The agency's stolen/recovered vehicle tracking application displays links between where vehicles are stolen and their recovery locations. A map depicts the location of a stolen vehicle and where it is recovered, and a line connecting the two points is overlaid on city street data. This type of analysis and information helps agents see exactly where and when to increase policing efforts and to track down potential chop shops where stolen vehicles are taken.

A user can also access prisoner release information, such as the person s arrest record and current address as well as a photo ID. A simple query can locate where the released prisoner resides.

The same type of query can be done for persons wanted for various crimes throughout the city. In addition to a map depicting a suspect s last known address, the location of the incident, warrant information, and suspect information and picture ID, other details are also available.

The map serves as an intuitive interface to access data, says Urciuoli. GIS functionality provides a spatial component to visualize suspect data and link crime data by geography.

A GIS-enabled Part 1 crime search lets officers enter police report information into a form that can be viewed by others through the intranet. The user can search any number of fields in the form. The user can also specify a phrase or word throughout any field or narrative in the report. The form has a large number of fields for entering crime information for an incident.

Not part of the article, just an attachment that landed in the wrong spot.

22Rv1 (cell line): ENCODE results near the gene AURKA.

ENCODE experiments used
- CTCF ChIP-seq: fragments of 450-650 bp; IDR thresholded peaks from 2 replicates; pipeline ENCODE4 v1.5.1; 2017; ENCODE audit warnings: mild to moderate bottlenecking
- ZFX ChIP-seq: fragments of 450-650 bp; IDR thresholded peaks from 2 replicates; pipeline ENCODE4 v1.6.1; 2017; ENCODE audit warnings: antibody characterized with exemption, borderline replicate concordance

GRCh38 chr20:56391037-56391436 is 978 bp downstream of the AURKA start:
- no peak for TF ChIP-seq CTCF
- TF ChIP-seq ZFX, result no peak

This has proved to be particularly effective when looking for patterns or similar methods, says Urciuoli. You can enter silver handgun as a phrase search, and it will pull up records on any Part 1 crime where the phrase is listed. Now the officer can print out all recent crime report forms where a silver handgun was used and possibly piece together patterns and similar crimes. What once involved putting in a request for someone else to process a report is now done by anyone who wants the results instantly.

Recently, all these intranet applications have been made available to all mobile data computers (MDC) in every patrol vehicle. This has enabled police personnel to perform analysis and data mining in the office as well as in their vehicle.

PPD recently unveiled a public Web site where city residents can map the incidence of major crimes in Philadelphia. The site uses existing GIS software and data to provide the external city Web site ( with crime information. Both the public site and the intranet mapping site were developed and are maintained by Avencia ( The site provides citizens with a simple, accurate map display of crime across the city. Data is updated nightly from police department databases. A month s worth of crime data can be viewed and downloaded.

GIS is changing the way we operate, says Urciuoli. All police personnel, from the police commissioner down to the officer in the patrol car, can use maps as part of their daily work. Our online mapping applications needed to be fast and user-friendly because police officers don't have time to become computer experts. I think we've delivered on this goal, and it's transforming what we do and how we serve the community.